Shefford priest John Ryan, accused of abuse, arrested in 2003
- 13 June 2013
- From the section Beds, Herts & Bucks
A priest at the centre of claims of sexual and physical abuse at a Catholic orphanage was arrested in 2003.
Former residents have alleged they were abused by Father John Ryan at St Francis Boys Home in Shefford, near Bedford, in the 1950s and 1960s.
The BBC understands Fr Ryan, who died in 2008, was released without charge.
The Crown Prosecution Service said it was trying to establish whether it was contacted by Bedfordshire Police to give advice during the investigation.
Bedfordshire Police started a new investigation after a former resident alleged he was sexually abused by Fr Ryan.
'Like Oliver Twist'
The man, who is now in his 50s and cannot named for legal reasons, told the BBC last month: "Father Ryan abused me. He used to get me up to his office. Then he turned round and said 'If you let me fondle you, I won't hit you'.
"It took place every six months. I was a pet. He ruined those years. It was terrible."
The BBC has since heard of a large number of cases of alleged physical abuse by Fr Ryan.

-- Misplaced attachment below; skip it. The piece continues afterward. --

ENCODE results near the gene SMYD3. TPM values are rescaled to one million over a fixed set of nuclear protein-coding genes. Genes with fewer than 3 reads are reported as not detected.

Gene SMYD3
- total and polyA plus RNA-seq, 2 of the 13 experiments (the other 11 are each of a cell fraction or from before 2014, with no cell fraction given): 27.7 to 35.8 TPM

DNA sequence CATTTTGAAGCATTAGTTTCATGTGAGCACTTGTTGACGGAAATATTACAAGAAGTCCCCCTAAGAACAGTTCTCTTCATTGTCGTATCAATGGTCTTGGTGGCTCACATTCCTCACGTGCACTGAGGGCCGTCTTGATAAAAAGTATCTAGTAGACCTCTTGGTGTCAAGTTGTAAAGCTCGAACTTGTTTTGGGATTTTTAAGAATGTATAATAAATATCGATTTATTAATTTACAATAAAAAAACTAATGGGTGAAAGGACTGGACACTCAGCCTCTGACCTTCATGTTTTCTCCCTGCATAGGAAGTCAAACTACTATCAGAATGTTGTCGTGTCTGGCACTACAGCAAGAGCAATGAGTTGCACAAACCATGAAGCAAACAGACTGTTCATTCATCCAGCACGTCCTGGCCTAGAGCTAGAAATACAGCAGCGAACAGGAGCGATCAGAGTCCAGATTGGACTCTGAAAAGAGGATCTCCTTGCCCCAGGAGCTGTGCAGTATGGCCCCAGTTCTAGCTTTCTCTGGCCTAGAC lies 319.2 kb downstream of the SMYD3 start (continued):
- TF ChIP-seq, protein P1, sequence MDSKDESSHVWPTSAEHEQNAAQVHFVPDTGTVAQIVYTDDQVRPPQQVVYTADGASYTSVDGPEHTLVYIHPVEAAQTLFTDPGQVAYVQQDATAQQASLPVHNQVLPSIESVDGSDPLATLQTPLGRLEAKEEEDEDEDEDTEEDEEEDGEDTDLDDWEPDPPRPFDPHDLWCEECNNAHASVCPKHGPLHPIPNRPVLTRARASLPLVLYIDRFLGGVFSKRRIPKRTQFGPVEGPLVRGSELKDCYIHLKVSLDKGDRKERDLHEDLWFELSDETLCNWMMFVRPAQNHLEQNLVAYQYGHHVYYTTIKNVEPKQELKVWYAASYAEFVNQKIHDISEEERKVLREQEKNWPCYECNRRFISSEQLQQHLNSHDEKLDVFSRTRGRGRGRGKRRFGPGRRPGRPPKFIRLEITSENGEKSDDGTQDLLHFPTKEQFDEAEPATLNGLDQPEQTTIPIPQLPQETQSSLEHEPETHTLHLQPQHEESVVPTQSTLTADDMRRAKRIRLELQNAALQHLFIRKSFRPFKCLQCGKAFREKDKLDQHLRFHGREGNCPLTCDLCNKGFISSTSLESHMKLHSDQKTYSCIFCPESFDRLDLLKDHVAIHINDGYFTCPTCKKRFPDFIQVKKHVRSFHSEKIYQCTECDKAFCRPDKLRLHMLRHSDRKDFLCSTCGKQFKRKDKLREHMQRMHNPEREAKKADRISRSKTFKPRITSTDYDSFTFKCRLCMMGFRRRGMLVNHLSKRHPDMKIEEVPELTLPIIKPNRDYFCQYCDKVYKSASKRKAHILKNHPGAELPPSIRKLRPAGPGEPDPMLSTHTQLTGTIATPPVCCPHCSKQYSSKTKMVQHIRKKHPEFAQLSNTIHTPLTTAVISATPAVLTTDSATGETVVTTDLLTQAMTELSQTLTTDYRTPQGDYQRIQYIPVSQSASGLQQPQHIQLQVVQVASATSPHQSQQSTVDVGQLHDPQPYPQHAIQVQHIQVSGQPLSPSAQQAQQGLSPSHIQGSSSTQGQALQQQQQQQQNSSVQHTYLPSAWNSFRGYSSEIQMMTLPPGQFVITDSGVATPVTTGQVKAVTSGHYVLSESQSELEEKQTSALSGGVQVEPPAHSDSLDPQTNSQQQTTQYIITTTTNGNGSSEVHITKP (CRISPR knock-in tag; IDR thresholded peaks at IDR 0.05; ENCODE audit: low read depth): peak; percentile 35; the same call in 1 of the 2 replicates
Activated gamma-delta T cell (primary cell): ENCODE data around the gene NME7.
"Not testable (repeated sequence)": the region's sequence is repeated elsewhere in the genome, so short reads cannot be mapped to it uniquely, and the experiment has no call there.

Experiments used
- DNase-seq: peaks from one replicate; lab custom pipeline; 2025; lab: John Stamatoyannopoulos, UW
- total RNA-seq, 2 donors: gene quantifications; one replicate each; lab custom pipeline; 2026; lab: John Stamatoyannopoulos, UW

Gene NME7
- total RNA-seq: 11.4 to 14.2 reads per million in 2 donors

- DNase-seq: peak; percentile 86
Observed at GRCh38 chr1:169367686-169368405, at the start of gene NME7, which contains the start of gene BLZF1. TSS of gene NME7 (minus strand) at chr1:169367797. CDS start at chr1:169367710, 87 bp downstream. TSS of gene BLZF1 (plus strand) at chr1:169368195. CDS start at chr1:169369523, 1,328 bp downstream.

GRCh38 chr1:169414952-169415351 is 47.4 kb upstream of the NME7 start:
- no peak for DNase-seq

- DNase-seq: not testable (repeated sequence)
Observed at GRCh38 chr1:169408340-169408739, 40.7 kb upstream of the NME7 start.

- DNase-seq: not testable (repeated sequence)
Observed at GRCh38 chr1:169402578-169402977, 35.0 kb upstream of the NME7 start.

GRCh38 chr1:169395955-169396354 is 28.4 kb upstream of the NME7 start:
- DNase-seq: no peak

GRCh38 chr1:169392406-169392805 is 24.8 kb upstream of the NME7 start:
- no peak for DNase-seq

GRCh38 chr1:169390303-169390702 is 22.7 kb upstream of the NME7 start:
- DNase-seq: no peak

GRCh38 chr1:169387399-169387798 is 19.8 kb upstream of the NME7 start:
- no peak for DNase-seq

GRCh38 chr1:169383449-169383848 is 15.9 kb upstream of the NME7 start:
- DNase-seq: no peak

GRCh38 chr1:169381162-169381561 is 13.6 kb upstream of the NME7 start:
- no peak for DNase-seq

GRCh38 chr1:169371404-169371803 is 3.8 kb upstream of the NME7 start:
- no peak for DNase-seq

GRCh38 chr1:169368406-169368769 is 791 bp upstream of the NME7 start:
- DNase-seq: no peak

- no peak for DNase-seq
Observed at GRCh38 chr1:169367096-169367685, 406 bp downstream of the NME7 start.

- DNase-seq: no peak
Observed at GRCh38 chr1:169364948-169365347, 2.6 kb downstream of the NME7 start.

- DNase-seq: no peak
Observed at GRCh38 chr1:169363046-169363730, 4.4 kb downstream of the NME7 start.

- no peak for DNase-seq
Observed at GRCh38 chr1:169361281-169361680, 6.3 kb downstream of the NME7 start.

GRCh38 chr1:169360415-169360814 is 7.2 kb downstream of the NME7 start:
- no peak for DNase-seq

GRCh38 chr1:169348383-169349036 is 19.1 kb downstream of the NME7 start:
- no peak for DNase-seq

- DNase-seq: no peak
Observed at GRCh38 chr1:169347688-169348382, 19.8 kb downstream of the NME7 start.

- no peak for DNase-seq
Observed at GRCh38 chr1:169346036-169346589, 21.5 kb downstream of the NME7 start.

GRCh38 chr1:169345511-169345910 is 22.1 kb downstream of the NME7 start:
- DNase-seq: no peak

Willy O'Brien, 63, who now lives in El Paso, Texas, said he hoped the new police investigation would have more success than the 2003 inquiry.
"The orphanage was like in Oliver Twist. I was beaten until I bled," he said.
Sidney Hibbitt, 64, of Biggleswade, Bedfordshire, said as well as regular physical abuse, some boys were sexually assaulted.
Gordon McIntosh, 63, of Roehampton, south-west London, said a number of former residents were looking at starting legal action and were meeting for a reunion on 22 June.
"I suffered physical canings and beatings," said Mr McIntosh.
Damian Chittock, 51, of Tower Hamlets, east London, called on the church to issue an apology to boys at the home who were allegedly abused.
Bedfordshire Police said: "We have received a complaint concerning St Francis Boys Home and are in the early stages of an investigation."
A spokesman for the Northamptonshire Diocese of the Catholic Church, which ran the home, said it "deeply regrets" any hurt caused, but stressed the "claims are not proven".